In fact, over the course of three hours, I watched a bunch of polite but unyielding Canuck politicians—impassioned like hockey players with 20 seconds left in overtime—come together to declare that the status quo isn’t good enough. That to reach change, climate change couldn’t be a partisan issue and that the best offence was a good defence and more offence: a strategy of alignment to agree on what success looked like (aka human survival). I watched people of opposing ideologies with vested power smattered across various quadrants* of a political matrix wave their flags at midnight in a dusty brocade house of parlaiment and agree to work together because the goals and outcomes mattered more than they had ever mattered before. In the same way, I don’t doubt your power for a second. Your issues and outcomes are different, you are an individual part of a larger organization part of a structure of systems that make up the world but, I guess if we boil it down, we all want the same thing. Alignment can bring us together. It works on both the little and the big things we call life.

Alignment: when everyone is pulling in the same direction, fighting for the same things, uniting for the same purpose.

Maybe it’s time to ask your guts a couple hard questions and let me just grab this, here, spotlight and shine it at your abdominal region:

If you run an agency or creative firm, why are you running it?

If you’re a project lead, why do you care about your projects?

If you design or develop or write content or do research or make films, why are you creating?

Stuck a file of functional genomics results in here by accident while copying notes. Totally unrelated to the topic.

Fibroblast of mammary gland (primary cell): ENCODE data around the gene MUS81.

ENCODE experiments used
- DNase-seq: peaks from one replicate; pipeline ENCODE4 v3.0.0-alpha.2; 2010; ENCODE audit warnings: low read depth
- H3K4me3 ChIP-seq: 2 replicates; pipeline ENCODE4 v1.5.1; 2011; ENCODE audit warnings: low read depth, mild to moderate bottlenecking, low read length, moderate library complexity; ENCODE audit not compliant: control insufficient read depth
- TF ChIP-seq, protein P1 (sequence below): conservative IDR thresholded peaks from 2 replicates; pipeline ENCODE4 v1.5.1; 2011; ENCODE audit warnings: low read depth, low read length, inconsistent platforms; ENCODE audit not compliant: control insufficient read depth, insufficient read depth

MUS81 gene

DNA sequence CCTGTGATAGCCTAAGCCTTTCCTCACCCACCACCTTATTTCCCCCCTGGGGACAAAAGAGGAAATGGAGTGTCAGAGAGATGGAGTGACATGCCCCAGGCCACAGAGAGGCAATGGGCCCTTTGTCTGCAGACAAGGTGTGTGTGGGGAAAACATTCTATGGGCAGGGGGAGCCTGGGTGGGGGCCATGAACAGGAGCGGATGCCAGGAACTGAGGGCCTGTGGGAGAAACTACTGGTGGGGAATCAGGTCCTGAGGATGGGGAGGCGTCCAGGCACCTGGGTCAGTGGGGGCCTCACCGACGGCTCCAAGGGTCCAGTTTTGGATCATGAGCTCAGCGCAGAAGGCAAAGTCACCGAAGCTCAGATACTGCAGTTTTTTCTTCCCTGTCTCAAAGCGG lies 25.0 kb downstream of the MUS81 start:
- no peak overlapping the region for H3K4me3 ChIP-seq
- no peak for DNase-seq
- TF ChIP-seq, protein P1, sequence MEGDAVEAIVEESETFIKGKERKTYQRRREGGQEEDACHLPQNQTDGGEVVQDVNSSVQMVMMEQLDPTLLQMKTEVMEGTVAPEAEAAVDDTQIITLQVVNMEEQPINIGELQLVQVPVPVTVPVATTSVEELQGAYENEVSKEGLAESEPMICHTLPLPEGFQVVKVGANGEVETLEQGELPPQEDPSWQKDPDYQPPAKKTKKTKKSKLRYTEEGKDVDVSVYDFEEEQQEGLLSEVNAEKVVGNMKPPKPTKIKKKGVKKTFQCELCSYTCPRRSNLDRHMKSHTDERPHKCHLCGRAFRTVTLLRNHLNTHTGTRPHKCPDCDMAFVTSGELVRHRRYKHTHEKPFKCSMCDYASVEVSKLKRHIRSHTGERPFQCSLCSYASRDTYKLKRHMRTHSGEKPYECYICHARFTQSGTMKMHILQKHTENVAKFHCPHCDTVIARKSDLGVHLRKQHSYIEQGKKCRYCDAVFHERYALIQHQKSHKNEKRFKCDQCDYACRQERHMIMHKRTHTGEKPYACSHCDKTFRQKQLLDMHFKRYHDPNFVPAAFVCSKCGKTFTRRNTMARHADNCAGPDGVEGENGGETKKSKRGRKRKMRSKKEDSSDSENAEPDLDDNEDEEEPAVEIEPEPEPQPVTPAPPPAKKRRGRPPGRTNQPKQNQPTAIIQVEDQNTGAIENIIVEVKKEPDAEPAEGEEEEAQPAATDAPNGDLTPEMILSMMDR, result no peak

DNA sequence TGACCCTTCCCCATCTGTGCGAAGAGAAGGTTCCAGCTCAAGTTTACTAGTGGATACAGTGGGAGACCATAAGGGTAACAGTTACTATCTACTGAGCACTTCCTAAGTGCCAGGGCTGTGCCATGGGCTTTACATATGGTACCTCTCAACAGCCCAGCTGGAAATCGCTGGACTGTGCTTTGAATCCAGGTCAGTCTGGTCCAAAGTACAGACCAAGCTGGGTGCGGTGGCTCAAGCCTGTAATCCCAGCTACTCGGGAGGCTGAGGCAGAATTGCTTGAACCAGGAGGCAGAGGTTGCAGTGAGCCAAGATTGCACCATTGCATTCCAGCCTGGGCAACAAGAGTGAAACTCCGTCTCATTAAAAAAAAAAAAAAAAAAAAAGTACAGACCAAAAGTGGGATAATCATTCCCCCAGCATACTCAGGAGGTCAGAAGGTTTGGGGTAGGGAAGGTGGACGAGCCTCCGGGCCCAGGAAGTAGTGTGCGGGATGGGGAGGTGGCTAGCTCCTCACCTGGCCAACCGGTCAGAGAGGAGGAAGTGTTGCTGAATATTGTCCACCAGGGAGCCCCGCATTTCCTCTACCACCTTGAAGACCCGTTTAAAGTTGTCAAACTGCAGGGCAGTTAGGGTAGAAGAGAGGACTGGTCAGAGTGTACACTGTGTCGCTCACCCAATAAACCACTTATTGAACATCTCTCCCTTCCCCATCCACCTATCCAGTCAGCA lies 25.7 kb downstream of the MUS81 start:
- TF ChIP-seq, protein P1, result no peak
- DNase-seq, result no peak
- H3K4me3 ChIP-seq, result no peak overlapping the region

When’s the last time you asked yourself what all this shit really means? Where you’re headed, how you’ll adjust as the future selects for the people and organizations who are brave enough to keep adapting? How your company will keep its chin up and facing forward as the waves keep hitting? Your KPIs won’t mean much if the world is uninhabitable. Twelve years. Sorry to freak you out, but now would be a good time to start the conversation. This chat might be just the kick you need to get alignment in a completely unexpected way. It might even change your trajectory completely.

We ain’t going gentle into that good night and we hope you ain’t either. We’re in this thing together and all those guts make us listen that much more.

PS: Folks have some good ideas.

*The Conservatives were busy rearranging deck chairs on the Titanic, so the jury’s out on that quadrant.


Hey, while you’re pondering your existential future, feast your peepers on these helpful little morsels: they’ll get you and your team focusing on the right things. And remember, alignment is a process, not an endpoint.

A comprehensive list of questions you should probably ask during your project.
Project lifecycle questions

A short and sweet guide to running smooth kickoffs.
Have a great kickoff

The pros and cons of different communication approaches and some tips for tightening up your communication.
Push, pull, and interactive communication